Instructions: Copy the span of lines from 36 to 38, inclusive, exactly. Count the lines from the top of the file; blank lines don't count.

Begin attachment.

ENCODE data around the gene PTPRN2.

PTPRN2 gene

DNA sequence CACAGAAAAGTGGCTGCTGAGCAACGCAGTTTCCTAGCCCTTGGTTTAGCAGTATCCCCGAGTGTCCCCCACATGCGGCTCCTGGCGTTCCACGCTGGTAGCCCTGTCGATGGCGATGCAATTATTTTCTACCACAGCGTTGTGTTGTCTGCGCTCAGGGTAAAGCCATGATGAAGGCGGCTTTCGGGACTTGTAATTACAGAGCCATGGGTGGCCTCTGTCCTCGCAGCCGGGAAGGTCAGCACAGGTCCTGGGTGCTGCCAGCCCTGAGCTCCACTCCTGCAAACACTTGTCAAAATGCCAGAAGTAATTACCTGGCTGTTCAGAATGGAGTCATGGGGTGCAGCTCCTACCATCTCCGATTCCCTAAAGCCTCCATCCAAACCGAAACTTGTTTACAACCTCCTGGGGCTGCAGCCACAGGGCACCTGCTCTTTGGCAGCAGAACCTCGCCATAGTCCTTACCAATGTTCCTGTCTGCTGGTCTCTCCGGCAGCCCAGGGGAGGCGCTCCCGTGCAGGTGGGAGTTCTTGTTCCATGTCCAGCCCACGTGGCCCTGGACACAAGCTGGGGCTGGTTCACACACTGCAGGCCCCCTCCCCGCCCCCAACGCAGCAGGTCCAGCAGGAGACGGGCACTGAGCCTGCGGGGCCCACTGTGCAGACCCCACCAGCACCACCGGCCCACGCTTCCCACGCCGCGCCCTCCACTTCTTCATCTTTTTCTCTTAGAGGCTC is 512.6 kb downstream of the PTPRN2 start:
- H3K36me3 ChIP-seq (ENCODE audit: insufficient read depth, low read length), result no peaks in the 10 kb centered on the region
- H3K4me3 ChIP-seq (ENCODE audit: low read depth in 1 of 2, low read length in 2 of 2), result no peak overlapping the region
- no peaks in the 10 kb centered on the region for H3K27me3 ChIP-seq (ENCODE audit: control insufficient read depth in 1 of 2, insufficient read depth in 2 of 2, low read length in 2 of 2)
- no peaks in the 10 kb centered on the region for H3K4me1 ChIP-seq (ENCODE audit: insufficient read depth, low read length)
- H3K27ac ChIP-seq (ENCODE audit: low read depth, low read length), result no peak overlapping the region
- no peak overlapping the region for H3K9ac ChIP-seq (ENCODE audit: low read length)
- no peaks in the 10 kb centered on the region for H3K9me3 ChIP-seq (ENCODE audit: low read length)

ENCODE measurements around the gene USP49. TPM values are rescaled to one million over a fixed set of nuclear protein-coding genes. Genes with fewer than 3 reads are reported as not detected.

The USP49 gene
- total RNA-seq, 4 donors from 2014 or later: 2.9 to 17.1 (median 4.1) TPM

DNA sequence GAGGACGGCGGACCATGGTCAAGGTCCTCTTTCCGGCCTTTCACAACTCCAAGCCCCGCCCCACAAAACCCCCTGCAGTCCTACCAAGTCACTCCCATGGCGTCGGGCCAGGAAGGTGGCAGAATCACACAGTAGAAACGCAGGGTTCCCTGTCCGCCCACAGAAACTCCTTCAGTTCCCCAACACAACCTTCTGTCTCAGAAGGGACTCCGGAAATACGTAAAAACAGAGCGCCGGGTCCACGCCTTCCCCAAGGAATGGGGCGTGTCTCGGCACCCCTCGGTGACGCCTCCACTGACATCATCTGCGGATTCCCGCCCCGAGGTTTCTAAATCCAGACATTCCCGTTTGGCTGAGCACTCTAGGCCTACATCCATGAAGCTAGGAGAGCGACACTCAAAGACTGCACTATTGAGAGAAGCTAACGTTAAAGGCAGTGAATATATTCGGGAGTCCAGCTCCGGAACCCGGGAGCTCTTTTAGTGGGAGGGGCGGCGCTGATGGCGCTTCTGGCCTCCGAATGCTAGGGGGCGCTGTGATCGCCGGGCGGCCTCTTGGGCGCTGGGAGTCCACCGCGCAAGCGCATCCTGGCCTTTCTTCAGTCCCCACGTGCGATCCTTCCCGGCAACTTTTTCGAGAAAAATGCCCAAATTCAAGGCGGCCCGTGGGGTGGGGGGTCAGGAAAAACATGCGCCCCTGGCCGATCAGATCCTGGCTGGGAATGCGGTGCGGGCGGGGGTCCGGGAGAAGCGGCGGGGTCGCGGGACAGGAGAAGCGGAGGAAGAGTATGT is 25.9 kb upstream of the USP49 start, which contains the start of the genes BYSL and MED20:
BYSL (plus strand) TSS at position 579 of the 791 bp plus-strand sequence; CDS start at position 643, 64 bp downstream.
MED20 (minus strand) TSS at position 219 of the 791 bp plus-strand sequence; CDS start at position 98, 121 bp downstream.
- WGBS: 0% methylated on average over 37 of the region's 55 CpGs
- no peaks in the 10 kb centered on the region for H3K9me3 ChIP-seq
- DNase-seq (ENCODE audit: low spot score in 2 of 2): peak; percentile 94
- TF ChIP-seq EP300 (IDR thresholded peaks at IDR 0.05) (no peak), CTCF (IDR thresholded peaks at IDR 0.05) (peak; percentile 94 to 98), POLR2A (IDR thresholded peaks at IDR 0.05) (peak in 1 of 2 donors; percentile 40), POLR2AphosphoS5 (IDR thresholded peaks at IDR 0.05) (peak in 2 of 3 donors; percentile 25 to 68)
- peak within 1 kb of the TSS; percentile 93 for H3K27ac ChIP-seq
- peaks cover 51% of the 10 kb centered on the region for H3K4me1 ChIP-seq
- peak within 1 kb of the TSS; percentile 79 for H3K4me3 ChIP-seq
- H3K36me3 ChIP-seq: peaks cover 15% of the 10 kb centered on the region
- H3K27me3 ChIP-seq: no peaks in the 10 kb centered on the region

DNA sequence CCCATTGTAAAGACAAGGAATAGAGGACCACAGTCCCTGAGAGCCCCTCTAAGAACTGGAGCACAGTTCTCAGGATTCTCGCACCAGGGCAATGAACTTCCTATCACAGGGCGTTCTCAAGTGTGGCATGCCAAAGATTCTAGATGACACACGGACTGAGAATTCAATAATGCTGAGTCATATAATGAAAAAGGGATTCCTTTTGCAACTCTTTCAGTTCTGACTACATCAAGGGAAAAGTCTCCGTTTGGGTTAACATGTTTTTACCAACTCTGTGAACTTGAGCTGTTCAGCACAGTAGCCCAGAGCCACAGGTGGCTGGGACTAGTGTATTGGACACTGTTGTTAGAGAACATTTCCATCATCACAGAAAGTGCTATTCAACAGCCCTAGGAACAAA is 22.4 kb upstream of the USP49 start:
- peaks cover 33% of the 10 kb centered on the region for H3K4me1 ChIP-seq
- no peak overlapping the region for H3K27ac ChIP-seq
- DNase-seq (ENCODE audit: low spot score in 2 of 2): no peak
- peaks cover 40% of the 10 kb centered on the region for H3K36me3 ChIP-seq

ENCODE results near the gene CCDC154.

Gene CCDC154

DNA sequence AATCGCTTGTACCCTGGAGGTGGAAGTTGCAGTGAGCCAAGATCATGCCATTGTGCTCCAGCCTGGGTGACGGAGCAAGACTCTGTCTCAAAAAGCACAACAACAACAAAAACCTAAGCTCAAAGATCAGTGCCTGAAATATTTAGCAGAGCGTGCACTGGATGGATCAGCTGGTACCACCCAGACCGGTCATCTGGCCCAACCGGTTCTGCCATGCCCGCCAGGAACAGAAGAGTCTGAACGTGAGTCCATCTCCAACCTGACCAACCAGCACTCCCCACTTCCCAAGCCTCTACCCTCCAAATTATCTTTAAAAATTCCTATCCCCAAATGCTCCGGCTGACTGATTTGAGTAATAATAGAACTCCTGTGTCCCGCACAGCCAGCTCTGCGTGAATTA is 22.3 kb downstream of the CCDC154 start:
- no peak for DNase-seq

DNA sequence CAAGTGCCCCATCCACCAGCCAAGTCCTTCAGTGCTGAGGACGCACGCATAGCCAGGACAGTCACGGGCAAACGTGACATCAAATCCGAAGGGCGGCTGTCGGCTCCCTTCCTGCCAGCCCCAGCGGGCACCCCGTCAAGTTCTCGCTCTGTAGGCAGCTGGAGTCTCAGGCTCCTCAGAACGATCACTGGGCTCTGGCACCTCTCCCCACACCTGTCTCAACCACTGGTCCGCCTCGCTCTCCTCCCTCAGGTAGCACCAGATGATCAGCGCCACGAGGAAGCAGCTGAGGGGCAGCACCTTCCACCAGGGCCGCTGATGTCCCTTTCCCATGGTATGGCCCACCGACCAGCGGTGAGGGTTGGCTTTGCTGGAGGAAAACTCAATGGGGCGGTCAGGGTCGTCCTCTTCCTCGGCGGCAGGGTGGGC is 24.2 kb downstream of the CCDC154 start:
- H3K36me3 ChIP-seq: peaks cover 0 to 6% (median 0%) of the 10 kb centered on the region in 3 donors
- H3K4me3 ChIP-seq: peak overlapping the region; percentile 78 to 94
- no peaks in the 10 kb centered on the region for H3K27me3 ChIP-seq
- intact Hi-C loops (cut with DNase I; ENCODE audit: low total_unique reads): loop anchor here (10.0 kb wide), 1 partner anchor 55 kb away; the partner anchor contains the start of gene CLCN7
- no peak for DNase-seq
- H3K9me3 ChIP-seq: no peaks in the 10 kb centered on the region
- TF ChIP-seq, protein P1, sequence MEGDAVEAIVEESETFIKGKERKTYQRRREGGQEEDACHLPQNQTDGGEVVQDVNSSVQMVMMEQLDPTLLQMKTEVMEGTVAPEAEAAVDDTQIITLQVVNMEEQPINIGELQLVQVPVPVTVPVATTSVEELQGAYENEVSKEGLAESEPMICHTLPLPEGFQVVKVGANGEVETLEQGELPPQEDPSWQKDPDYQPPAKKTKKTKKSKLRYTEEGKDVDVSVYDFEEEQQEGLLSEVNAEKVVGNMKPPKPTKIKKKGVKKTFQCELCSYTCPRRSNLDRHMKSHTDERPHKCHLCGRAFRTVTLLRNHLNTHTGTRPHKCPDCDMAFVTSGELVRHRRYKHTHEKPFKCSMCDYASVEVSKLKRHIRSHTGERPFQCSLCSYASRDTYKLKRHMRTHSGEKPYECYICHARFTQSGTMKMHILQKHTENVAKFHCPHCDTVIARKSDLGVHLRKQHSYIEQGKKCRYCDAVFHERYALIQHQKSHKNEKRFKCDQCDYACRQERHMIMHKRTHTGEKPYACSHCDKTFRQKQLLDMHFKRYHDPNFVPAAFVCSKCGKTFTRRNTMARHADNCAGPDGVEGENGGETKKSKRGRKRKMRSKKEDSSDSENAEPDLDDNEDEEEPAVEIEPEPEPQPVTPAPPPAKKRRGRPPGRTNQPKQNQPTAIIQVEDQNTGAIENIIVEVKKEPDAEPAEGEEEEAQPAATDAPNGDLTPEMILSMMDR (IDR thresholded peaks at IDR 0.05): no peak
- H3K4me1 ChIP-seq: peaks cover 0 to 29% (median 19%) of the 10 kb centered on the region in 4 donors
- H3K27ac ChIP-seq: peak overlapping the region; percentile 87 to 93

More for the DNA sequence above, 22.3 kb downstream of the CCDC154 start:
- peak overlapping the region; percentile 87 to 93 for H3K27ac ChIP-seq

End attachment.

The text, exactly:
- H3K36me3 ChIP-seq: peaks cover 0 to 6% (median 0%) of the 10 kb centered on the region in 3 donors
- H3K4me3 ChIP-seq: peak overlapping the region; percentile 78 to 94
- no peaks in the 10 kb centered on the region for H3K27me3 ChIP-seq